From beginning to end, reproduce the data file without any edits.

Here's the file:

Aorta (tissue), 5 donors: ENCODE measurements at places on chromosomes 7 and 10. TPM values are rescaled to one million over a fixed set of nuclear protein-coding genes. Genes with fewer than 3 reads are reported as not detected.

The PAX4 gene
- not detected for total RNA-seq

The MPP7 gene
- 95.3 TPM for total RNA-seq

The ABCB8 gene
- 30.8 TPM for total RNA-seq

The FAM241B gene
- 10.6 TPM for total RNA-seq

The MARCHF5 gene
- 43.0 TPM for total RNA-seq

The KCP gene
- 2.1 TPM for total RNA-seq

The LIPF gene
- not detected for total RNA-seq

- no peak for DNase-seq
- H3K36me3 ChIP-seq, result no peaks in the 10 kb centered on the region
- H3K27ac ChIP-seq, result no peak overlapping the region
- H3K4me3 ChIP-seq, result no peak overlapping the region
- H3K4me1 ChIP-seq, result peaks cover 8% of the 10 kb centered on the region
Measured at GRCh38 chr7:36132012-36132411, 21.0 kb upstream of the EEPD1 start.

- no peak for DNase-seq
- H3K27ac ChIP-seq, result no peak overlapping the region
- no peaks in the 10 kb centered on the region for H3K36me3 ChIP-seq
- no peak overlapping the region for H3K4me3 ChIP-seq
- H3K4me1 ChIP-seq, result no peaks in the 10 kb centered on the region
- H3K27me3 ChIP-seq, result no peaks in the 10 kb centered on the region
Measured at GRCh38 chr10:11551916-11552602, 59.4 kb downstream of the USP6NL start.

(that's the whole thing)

Aorta (tissue), 5 donors: ENCODE measurements at places on chromosomes 7 and 10. TPM values are rescaled to one million over a fixed set of nuclear protein-coding genes. Genes with fewer than 3 reads are reported as not detected.

The PAX4 gene
- not detected for total RNA-seq

The MPP7 gene
- 95.3 TPM for total RNA-seq

The ABCB8 gene
- 30.8 TPM for total RNA-seq

The FAM241B gene
- 10.6 TPM for total RNA-seq

The MARCHF5 gene
- 43.0 TPM for total RNA-seq

The KCP gene
- 2.1 TPM for total RNA-seq

The LIPF gene
- not detected for total RNA-seq

- no peak for DNase-seq
- H3K36me3 ChIP-seq, result no peaks in the 10 kb centered on the region
- H3K27ac ChIP-seq, result no peak overlapping the region
- H3K4me3 ChIP-seq, result no peak overlapping the region
- H3K4me1 ChIP-seq, result peaks cover 8% of the 10 kb centered on the region
Measured at GRCh38 chr7:36132012-36132411, 21.0 kb upstream of the EEPD1 start.

- no peak for DNase-seq
- H3K27ac ChIP-seq, result no peak overlapping the region
- no peaks in the 10 kb centered on the region for H3K36me3 ChIP-seq
- no peak overlapping the region for H3K4me3 ChIP-seq
- H3K4me1 ChIP-seq, result no peaks in the 10 kb centered on the region
- H3K27me3 ChIP-seq, result no peaks in the 10 kb centered on the region
Measured at GRCh38 chr10:11551916-11552602, 59.4 kb downstream of the USP6NL start.